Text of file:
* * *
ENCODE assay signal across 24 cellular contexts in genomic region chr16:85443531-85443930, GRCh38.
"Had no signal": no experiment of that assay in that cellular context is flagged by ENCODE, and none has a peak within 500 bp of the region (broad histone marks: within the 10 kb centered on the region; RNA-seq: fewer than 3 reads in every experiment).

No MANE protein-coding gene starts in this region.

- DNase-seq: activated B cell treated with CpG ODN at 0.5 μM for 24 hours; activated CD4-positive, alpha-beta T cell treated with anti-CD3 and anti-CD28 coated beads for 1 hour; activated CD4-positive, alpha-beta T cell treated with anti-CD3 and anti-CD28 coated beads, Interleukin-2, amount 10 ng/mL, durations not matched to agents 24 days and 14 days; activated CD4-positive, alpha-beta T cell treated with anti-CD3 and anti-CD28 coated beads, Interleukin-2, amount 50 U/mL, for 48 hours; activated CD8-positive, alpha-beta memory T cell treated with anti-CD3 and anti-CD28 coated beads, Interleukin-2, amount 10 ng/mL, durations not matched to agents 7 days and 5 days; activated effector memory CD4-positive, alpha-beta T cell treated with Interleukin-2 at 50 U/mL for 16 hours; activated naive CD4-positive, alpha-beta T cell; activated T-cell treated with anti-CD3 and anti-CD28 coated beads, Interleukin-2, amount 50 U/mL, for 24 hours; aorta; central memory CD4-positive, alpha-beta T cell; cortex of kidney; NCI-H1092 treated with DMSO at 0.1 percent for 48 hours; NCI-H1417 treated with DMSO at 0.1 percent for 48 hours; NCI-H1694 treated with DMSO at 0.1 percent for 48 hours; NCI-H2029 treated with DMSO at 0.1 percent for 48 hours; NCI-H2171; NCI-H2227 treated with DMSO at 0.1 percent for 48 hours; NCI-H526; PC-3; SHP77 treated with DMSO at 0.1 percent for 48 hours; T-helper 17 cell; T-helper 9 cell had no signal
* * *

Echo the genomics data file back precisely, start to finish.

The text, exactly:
ENCODE assay signal across 24 cellular contexts in genomic region chr16:85443531-85443930, GRCh38.
"Had no signal": no experiment of that assay in that cellular context is flagged by ENCODE, and none has a peak within 500 bp of the region (broad histone marks: within the 10 kb centered on the region; RNA-seq: fewer than 3 reads in every experiment).

No MANE protein-coding gene starts in this region.

- DNase-seq: activated B cell treated with CpG ODN at 0.5 μM for 24 hours; activated CD4-positive, alpha-beta T cell treated with anti-CD3 and anti-CD28 coated beads for 1 hour; activated CD4-positive, alpha-beta T cell treated with anti-CD3 and anti-CD28 coated beads, Interleukin-2, amount 10 ng/mL, durations not matched to agents 24 days and 14 days; activated CD4-positive, alpha-beta T cell treated with anti-CD3 and anti-CD28 coated beads, Interleukin-2, amount 50 U/mL, for 48 hours; activated CD8-positive, alpha-beta memory T cell treated with anti-CD3 and anti-CD28 coated beads, Interleukin-2, amount 10 ng/mL, durations not matched to agents 7 days and 5 days; activated effector memory CD4-positive, alpha-beta T cell treated with Interleukin-2 at 50 U/mL for 16 hours; activated naive CD4-positive, alpha-beta T cell; activated T-cell treated with anti-CD3 and anti-CD28 coated beads, Interleukin-2, amount 50 U/mL, for 24 hours; aorta; central memory CD4-positive, alpha-beta T cell; cortex of kidney; NCI-H1092 treated with DMSO at 0.1 percent for 48 hours; NCI-H1417 treated with DMSO at 0.1 percent for 48 hours; NCI-H1694 treated with DMSO at 0.1 percent for 48 hours; NCI-H2029 treated with DMSO at 0.1 percent for 48 hours; NCI-H2171; NCI-H2227 treated with DMSO at 0.1 percent for 48 hours; NCI-H526; PC-3; SHP77 treated with DMSO at 0.1 percent for 48 hours; T-helper 17 cell; T-helper 9 cell had no signal